In each edition of the OBJ newsmagazine, publisher Michael Curran shares his perspective on Ottawa's business community. This installment of his "prospectus" first appeared in the Jan. 2019 edition of OBJ.
Standing at the corner of Queen Street and O’Connor Street is a somewhat disorienting experience these days.
For years, the street was nondescript at best.
On a cold December evening, you can start to imagine the future of the street that sits above LRT’s Confederation Line.
At the east end, the $100 million spent rejuvenating the National Arts Centre is brilliantly on display. The 20-metre-high Kipnes Lantern is lit up like a giant Christmas present.
And, at the intersection in question, a Christmas light-like display is also illuminating entrances into the train tunnel below.
Back at street level, barren asphalt streets are now dressed up with paving stones, giving the area a much more walkable feel.
Finally, the darker curtains that once cloaked Hy’s Steakhouse have been thrown away, revealing the much more boisterous Queen St. Fare food hall accompanied by the thump-thump of live DJ music. (The 9,000-square-foot blend of upscale eateries, a cocktail bar and a live music stage opened in early December in the space Hy’s vacated three years ago. Before the food hall, the only boisterous activity on Queen Street was likely the rabble around the Glue Pot Pub and Barbarella’s.)
The owners of Sun Life Financial Centre (a.k.a. 50 O’Connor and 99 Bank) have clearly bought into Queen Street’s future, spending millions on renovations and attracting new tenants such as Telfer EMBA and Nelligan O’Brien Payne LLP. (The building is also Ottawa’s first to gain LEED Platinum and BOMA Best Platinum status for green building efficiency.)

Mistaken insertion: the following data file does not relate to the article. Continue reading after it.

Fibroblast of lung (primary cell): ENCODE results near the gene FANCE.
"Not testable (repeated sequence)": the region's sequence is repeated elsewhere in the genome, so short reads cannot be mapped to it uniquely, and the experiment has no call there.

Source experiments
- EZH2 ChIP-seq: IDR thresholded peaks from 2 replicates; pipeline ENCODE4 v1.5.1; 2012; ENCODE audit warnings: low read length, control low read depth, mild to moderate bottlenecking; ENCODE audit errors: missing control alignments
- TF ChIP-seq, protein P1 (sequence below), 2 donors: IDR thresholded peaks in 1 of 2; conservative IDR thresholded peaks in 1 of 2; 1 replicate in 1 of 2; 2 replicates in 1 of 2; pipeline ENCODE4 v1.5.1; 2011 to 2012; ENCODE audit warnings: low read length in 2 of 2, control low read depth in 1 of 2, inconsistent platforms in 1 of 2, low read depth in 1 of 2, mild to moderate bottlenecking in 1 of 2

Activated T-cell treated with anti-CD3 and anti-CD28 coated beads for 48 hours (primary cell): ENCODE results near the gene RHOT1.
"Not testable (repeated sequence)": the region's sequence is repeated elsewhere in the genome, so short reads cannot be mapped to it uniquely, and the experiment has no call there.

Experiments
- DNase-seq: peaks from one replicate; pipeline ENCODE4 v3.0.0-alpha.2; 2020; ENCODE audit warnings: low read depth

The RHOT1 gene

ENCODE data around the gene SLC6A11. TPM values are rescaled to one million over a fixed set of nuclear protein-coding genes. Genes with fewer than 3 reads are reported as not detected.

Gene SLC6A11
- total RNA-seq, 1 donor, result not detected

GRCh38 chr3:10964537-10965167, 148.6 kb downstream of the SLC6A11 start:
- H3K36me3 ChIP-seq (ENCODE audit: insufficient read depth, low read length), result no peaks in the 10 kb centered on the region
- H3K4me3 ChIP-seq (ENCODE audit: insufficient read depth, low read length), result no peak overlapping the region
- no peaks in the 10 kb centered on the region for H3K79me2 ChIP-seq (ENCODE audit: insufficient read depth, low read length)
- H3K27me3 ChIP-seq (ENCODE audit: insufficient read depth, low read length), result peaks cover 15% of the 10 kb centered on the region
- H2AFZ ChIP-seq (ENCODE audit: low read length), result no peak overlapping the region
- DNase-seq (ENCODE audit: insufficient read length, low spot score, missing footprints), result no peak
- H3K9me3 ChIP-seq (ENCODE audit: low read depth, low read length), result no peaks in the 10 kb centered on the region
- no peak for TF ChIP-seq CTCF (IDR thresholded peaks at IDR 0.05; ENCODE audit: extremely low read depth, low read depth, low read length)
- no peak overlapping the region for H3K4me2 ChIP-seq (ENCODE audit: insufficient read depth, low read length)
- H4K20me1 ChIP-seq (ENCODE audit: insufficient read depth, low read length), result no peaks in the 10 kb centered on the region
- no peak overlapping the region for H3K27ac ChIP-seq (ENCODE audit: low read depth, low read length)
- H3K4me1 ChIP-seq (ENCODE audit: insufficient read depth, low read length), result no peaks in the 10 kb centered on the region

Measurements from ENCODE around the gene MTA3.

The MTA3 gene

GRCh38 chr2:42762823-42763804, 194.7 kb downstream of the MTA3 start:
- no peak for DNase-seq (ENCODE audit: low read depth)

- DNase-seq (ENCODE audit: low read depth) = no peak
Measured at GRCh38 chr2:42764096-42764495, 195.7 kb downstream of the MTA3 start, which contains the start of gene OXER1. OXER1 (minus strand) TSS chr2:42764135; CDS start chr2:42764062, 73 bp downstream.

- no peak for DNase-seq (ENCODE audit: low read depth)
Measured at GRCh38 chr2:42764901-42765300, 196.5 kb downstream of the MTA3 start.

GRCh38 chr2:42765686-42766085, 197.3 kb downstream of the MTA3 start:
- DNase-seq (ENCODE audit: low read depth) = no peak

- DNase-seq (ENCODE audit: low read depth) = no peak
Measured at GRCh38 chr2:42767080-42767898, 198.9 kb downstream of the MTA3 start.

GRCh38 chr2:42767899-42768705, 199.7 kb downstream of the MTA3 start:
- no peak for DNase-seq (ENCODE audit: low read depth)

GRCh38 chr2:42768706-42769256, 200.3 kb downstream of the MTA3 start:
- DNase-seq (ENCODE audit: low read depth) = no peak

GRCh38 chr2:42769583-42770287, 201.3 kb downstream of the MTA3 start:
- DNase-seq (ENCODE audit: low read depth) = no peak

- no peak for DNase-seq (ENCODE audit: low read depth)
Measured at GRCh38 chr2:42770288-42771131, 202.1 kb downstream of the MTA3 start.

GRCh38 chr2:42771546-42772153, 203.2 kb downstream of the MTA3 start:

Now look farther west. This is harder to see. At the end of Queen Street is the future site of the joint City of Ottawa and Library and Archives Canada facility, the so-called “super library.” The $193-million project took a step closer to reality in mid-November when Diamond Schmitt Architects of Toronto and KWC Architects of Ottawa won the design competition. (It’s interesting that this is the same design partnership that undertook the NAC’s transformation at the other end of Queen Street.)
The NAC and super library will neatly bookend Queen Street, creating a much more lively corridor than ever before.
With LRT, better buildings, improved entertainment options and a trend for burgeoning tech companies such as Klipfolio and SurveyMonkey to settle downtown, it’s easy to see a more promising future for this once-tired old street.
The Queen is dead, long live the Queen.
OBJ's January newsmagazine
What's in store for Ottawa businesses in 2019? OBJ breaks down the trends that will shape tech, tourism and real estate in the coming year. Plus, read about the capital's booming animation industry as well as the region's top employers.
This issue of OBJ also contains the latest edition of The Networker, which features news, features and profiles from the Kanata North technology park. Read the full issue below.